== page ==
Ultimately, I do not discuss the complexities of the origin of this phrase in this paper simply because according to Neville, the seer stone could not be called a Urim and Thummim. I show early on how early Saints did refer to the seer stone as a Urim and Thummim, which would ultimately make the point of origin moot for this paper. It would not matter if Moroni or Joseph or William W. Phelps first used the phrase, because it was used for both tools nonetheless.

      However, I think you are taking my discussion out of context, and so I must respectfully disagree with some of your observations. As you point out, I state that early Latter-day Saints linked all tools of the translation to the Urim and Thummim on page 26, but believe I do not provide an adequate scholarly response. I dealt with the issue of how a seer stone was called the Urim and Thummim between pages 3 and 7, and here am simply building on my previous argument to deal with the current point Neville is raising. (I did not deal with how the Nephite interpreters are called a Urim and Thummim because they are the common referent to that name today, and as pointed out above, the name may have been used even prior to Phelps’ article to which you refer).

      My overarching point of the cited discussion was how Oliver did not refute the seer stone, as Neville says Joseph and others did to respond to Mormonism Unvailed. Rather, Oliver was using a term already in use by the Saints and did not care to distinguish what instrument he may have been referring to (i.e. Interpreters or seer stone). I also believe this is drastically different that Neville’s misunderstanding and lack of mention of the numerous scriptures referencing the walls of Jerusalem, as you claim this is the same “kind of confusion.” Neville actively claims something that contradicts what the scriptures actually say on a historical matter. This is different than discussing the origin of the phrase “Urim and Thummim” in this dispensation.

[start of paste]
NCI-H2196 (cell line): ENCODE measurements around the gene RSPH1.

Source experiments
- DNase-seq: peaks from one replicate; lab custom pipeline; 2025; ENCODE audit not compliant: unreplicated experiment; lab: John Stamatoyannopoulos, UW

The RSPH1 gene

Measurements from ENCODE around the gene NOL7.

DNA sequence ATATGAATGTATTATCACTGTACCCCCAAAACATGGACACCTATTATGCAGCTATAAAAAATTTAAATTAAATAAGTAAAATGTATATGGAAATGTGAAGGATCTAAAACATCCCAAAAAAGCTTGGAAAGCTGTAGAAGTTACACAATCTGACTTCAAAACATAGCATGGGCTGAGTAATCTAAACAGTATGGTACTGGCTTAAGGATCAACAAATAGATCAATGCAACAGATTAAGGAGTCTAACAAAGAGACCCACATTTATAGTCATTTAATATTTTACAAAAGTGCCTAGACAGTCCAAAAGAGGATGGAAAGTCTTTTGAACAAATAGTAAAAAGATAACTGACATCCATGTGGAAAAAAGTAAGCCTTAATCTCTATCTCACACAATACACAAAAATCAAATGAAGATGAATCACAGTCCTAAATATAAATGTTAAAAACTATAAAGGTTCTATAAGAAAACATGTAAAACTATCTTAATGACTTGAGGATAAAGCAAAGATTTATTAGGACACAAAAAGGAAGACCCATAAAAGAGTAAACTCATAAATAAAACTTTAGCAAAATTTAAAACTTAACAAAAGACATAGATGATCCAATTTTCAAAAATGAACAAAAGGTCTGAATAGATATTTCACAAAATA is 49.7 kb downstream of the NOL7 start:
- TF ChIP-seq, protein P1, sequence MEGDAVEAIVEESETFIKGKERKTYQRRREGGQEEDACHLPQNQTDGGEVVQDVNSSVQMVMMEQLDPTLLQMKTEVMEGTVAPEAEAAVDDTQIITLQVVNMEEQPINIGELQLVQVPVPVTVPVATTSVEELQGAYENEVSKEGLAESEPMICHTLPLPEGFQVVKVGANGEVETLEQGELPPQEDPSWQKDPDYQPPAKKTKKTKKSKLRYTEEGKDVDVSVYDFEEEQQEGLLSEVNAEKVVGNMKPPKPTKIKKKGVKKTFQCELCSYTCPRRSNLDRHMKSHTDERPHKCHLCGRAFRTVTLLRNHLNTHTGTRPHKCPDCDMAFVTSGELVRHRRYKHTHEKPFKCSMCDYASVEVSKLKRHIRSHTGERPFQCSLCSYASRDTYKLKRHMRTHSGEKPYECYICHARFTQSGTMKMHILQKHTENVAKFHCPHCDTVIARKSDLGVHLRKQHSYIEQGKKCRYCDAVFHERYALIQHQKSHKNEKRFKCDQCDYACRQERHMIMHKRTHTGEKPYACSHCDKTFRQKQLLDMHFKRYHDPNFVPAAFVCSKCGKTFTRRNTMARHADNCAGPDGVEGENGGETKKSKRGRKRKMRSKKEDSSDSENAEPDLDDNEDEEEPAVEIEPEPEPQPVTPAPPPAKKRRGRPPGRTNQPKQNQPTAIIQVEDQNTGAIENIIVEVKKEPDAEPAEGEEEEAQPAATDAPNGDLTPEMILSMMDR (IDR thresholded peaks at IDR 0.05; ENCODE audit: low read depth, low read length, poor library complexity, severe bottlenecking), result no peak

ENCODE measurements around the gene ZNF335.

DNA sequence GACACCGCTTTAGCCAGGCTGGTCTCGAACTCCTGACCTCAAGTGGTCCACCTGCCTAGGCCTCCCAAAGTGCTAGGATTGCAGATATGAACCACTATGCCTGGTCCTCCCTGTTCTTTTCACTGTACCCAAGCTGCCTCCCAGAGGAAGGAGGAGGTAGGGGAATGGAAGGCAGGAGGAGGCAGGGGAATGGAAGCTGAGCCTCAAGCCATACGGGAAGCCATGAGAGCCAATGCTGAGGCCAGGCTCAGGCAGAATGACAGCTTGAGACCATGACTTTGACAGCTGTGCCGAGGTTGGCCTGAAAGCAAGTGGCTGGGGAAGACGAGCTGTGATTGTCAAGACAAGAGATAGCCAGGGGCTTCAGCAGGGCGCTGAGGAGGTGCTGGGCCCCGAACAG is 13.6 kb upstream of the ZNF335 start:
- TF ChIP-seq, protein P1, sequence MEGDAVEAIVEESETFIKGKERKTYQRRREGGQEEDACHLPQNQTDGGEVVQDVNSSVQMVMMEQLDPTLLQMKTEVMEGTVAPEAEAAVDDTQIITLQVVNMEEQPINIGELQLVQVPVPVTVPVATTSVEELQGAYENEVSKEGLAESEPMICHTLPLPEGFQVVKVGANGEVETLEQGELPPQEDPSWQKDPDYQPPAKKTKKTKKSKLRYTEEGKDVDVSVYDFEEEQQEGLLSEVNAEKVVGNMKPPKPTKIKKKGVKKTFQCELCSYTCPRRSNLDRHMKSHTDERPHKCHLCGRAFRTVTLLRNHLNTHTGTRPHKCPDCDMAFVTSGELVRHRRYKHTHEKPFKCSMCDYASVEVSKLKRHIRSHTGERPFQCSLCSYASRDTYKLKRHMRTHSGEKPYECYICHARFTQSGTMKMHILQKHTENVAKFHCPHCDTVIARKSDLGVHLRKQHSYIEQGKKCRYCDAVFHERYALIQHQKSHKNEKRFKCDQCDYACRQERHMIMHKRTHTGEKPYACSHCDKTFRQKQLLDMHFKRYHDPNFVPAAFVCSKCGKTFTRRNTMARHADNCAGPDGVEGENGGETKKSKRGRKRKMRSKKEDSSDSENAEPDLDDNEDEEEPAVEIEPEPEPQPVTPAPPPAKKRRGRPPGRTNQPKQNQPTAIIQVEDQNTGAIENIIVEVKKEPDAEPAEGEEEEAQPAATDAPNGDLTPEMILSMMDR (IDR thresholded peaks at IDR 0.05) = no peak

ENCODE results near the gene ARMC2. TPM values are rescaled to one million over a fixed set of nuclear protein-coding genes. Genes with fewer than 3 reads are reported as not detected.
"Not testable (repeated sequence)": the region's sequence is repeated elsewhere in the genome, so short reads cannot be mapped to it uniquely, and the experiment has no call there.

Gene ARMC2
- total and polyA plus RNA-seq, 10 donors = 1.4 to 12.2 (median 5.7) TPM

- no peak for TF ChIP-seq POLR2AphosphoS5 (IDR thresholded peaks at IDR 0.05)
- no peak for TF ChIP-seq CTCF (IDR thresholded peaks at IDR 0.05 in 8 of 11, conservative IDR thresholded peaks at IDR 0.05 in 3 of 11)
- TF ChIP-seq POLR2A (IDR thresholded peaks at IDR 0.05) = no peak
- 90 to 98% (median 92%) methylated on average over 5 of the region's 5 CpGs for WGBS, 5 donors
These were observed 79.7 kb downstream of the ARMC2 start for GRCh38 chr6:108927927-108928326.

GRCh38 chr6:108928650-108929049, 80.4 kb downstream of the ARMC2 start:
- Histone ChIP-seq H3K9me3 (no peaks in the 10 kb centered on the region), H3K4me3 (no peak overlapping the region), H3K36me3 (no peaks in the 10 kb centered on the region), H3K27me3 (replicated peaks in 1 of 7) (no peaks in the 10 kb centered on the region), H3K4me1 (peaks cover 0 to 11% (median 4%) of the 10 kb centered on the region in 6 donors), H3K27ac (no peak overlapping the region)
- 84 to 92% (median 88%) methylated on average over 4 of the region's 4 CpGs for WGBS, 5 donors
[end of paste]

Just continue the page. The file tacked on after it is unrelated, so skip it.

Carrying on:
Also, as noted in Note 51, I do expand many of Neville’s acronyms such as SITH. I also do the same for instances of Neville using “LDS Church” or “Mormon,” the latter of which are done so I can follow President Nelson’s advice (as also explained in Note 78). Because Neville used the acronyms in a clunky way – such as the citation for note 51, originally reading “acceptance of SITH” – I had to make the sentence grammatically work while still reporting honestly what Neville said. I hope that this explanation will help you understand my use of bracketed phrases throughout, based on what I recorded in my end notes.

  3. Another sign of spiritual immaturity and sometimes apostasy is when one focuses on certain gospel principles or pursues “gospel hobbies” with excess zeal. Almost any virtue taken to excess can become a vice.

    Certain members have wanted to add substantially to various doctrines. An example might be when one advocates additions to the Word of Wisdom that are not authorized by the Brethren and proselytes others to adopt these interpretations. If we turn a health law or any other principle into a form of religious fanaticism, we are looking beyond the mark.

    Some who are not authorized want to speak for the Brethren and imply that their message contains the “meat” the Brethren would teach if they were not constrained to teach only the “milk.” Others want to counsel the Brethren and are critical of all teachings that do not comply with their version of what should be taught.

    The Lord said regarding important doctrine, “Whosoever declareth more or less than this, the same is not of me” (D&C 10:68) and “That which is more or less than this cometh of evil” (D&C 124:120). We are looking beyond the mark when we elevate any one principle, no matter how worthwhile it may be, to a prominence that lessens our commitment to other equally important principles or when we take a position that is contrary to the teachings of the Brethren.

    — Elder Quentin L. Cook, “Looking Beyond the Mark” (2003)

    • (I do want to make it clear that I was referring to Jonathan Neville in the prior comment, not Spencer Krause. 🙂 )